Towards 2030, a document that reflects U of T president David Naylor’s vision of the university’s future, will go before Governing Council next Thursday. The plan will likely go through without a hitch and be adopted as guiding principles for the university’s development. This Monday through Wednesday, students, faculty and staff will have their say. The University of Toronto Students’ Union and Graduate Students’ Union will hold a plebiscite on the controversial document.
The plan calls for unregulated tuition and non-academic fees, and a decreased undergraduate population in favor of graduate students. The plebiscite will ask members of the university, including students, faculty and staff, whether or not they support deregulation of fees.
The vote is a symbolic one: GC members decide the plan’s fate.
“This is something that we’ve been consulting on around the whole university, very much including students, for over a year,” said Rob Steiner, spokesperson for U of T. Steiner said he does not see the plebiscite as a useful exercise of student discontent.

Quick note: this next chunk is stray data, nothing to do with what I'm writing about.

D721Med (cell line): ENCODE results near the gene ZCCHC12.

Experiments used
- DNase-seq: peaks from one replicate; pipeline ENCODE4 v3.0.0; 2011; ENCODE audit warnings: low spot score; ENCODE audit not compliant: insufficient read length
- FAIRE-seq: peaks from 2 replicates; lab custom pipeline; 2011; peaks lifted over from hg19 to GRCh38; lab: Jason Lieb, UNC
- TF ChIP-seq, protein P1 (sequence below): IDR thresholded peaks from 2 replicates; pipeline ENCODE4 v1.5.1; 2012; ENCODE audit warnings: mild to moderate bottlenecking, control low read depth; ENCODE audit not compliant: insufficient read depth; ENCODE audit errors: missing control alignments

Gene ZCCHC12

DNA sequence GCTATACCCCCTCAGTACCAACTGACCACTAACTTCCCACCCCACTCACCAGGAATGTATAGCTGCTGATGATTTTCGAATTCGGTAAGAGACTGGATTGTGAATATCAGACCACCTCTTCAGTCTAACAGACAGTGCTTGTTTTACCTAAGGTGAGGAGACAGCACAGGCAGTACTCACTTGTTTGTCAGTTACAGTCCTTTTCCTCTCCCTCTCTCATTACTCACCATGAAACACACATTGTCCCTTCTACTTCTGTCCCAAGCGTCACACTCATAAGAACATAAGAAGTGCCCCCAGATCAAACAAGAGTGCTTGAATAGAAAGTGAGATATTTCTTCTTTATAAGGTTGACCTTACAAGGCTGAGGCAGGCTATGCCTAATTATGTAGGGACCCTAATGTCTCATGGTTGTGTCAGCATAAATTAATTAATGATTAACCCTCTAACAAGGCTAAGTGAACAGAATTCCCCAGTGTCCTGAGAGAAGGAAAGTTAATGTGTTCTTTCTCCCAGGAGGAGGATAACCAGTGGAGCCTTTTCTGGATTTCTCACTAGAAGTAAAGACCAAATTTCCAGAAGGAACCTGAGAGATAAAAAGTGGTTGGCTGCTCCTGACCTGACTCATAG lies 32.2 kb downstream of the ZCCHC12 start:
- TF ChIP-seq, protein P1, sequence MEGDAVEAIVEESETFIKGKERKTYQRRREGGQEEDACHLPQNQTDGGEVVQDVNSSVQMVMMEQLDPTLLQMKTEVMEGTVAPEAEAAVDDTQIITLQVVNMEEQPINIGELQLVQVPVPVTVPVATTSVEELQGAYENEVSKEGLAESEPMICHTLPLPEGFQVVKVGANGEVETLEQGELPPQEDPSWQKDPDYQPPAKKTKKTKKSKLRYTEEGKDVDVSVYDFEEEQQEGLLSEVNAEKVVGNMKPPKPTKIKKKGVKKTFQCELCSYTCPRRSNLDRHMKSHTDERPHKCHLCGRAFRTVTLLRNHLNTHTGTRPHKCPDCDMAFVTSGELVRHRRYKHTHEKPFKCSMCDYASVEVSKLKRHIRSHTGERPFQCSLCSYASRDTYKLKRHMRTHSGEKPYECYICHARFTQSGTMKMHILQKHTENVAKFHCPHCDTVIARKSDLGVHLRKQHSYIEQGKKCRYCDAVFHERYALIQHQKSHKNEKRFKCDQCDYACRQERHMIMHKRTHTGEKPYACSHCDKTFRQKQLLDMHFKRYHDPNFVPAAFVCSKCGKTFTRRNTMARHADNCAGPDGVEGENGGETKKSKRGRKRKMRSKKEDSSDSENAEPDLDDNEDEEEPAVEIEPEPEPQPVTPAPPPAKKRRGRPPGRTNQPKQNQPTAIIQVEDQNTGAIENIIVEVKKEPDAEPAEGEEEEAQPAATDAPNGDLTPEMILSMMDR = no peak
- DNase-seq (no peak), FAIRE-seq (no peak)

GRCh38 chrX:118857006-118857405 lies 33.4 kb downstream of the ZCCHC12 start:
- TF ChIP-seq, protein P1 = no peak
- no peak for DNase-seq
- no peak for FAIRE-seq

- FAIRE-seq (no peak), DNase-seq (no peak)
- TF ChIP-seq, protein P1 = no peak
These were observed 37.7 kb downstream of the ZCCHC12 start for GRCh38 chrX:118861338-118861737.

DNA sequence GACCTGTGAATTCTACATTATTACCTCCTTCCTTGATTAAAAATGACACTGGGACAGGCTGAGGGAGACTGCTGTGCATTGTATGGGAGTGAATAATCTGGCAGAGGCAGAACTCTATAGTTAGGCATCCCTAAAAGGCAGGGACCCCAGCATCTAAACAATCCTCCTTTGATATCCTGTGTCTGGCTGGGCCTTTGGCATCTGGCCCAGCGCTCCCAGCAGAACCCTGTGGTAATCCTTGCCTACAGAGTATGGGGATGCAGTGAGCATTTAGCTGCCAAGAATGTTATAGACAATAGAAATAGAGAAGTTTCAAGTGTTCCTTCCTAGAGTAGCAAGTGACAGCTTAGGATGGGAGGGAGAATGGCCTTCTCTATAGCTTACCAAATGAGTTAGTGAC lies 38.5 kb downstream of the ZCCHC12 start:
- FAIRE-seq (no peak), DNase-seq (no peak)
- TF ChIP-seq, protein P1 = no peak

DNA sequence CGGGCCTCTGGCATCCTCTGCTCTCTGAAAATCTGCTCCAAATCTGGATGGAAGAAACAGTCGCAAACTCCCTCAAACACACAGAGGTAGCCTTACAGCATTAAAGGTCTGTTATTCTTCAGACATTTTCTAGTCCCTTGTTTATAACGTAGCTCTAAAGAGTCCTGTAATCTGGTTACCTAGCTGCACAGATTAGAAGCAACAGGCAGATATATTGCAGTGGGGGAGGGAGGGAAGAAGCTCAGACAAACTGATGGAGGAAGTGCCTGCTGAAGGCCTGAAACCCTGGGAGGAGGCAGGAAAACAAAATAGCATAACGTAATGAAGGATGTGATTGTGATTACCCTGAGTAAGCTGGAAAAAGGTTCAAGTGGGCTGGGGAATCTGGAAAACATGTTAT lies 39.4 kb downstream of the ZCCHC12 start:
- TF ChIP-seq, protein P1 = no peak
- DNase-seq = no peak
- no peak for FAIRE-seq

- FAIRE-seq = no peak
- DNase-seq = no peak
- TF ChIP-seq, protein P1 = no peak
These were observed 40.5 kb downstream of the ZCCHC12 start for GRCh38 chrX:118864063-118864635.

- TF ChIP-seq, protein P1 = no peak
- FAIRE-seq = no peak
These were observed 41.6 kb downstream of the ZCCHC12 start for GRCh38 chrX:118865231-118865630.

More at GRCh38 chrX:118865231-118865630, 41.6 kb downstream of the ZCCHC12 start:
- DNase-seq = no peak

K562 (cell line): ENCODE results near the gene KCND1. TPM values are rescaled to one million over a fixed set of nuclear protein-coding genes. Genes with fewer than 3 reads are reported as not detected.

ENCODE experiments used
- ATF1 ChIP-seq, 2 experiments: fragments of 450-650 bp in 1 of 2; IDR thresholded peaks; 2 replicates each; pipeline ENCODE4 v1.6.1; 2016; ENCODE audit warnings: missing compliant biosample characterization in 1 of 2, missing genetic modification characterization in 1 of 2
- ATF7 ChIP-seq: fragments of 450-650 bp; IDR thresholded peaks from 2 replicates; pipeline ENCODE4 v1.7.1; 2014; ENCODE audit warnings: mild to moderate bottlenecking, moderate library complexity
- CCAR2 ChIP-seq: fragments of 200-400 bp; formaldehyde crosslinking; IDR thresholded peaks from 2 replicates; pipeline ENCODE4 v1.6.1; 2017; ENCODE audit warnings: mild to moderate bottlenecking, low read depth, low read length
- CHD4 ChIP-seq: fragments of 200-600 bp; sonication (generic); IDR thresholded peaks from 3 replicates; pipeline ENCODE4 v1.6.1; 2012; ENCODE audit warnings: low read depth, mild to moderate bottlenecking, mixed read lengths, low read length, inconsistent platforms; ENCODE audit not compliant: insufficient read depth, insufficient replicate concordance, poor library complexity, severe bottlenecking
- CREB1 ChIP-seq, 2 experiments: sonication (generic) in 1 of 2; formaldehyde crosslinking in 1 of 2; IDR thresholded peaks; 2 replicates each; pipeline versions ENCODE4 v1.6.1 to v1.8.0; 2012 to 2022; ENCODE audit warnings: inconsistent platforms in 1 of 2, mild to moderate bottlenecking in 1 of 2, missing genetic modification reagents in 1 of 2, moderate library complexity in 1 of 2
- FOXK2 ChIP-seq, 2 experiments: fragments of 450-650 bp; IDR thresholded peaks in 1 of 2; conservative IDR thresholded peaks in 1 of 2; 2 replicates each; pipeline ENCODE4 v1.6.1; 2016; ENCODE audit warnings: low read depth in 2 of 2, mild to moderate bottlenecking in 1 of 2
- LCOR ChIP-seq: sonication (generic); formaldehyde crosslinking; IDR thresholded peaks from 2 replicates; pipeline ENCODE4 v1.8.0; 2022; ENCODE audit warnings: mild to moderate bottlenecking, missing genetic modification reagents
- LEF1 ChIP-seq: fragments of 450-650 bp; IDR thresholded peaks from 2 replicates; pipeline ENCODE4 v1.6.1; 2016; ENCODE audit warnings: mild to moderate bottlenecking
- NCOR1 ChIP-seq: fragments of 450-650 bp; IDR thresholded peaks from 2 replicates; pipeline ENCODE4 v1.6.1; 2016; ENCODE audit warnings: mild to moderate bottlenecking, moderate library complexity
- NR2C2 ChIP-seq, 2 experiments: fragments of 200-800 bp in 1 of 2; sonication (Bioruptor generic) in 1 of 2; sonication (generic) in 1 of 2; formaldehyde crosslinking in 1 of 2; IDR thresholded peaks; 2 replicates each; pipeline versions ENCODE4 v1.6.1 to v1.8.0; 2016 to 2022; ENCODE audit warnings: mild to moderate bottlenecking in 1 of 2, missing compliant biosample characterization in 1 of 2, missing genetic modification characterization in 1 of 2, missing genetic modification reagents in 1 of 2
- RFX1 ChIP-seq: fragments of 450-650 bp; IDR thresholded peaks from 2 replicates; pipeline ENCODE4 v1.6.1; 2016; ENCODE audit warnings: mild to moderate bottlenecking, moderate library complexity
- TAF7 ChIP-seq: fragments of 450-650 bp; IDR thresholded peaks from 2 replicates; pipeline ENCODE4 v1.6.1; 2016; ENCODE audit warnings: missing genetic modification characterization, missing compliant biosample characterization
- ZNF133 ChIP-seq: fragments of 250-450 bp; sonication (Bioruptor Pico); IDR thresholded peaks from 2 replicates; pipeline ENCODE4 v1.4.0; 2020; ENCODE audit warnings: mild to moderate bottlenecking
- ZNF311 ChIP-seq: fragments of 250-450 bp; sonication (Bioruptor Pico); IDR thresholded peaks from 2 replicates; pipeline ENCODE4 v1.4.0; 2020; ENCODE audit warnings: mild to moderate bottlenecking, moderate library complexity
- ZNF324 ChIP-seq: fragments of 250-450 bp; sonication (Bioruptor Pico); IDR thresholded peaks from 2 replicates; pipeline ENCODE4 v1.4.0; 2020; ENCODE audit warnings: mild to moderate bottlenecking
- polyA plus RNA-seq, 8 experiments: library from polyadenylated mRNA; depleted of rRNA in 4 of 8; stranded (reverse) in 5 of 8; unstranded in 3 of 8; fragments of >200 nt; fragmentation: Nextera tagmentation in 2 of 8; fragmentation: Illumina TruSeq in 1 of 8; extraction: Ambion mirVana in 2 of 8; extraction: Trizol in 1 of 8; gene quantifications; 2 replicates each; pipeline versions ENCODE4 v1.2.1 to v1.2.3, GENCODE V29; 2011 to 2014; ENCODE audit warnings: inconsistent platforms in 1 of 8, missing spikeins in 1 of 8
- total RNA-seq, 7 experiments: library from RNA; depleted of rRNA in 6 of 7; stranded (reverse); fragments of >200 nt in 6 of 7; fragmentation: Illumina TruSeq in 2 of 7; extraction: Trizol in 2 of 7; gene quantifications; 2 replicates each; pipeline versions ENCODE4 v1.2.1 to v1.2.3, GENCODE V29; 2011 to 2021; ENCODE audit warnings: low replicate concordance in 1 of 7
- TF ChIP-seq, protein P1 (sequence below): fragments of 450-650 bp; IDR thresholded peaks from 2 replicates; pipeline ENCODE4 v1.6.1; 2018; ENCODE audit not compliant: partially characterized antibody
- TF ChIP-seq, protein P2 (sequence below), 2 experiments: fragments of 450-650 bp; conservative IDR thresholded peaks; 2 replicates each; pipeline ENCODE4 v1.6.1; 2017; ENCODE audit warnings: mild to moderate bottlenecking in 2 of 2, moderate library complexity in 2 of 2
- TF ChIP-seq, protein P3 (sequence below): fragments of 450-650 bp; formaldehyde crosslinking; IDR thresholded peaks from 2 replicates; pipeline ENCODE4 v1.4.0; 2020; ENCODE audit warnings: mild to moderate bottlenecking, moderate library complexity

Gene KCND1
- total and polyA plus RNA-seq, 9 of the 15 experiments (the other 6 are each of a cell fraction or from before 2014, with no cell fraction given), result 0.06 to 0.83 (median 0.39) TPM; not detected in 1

The administration consulted handpicked task forces in the making of Towards 2030. Student unions claim they were refused presence on these committees. A town hall meeting early on in the process was the extent of open consultations with the larger university community.
Steiner encourages concerned students to contact their representatives on GC with any concerns as changes are made. “And if they can’t find a representative who wants to hear them […] then they should run [for GC office],” he said. Students have eight representatives on the 50-member council.
“I think that it’s a bad precedent that Towards 2030 seems to be suggesting a private institution,” said UTSU president Sandy Hudson. “We fear that other universities will follow suit and the American form of funding higher education will creep up to Canada.”
“And as a result I think we won’t be seeing a university filled with the best and the brightest […] we’ll be seeing a university of the richest.”
While the plebiscite will only put forward the question of deregulating tuition fees, the unions are also concerned about the proposed increase in “industry research partnerships,” or corporate-funded research. Student unions and the U of T Faculty Association have warned that corporatization of research will compromise academic freedom at the university.
Steiner said that U of T is prepared for any ethical quandaries. “We have tons of policy and watchdogs in every faculty that we specifically designed to ensure research ethics, and to ensure the primacy of academic freedom in any research collaboration,” he said.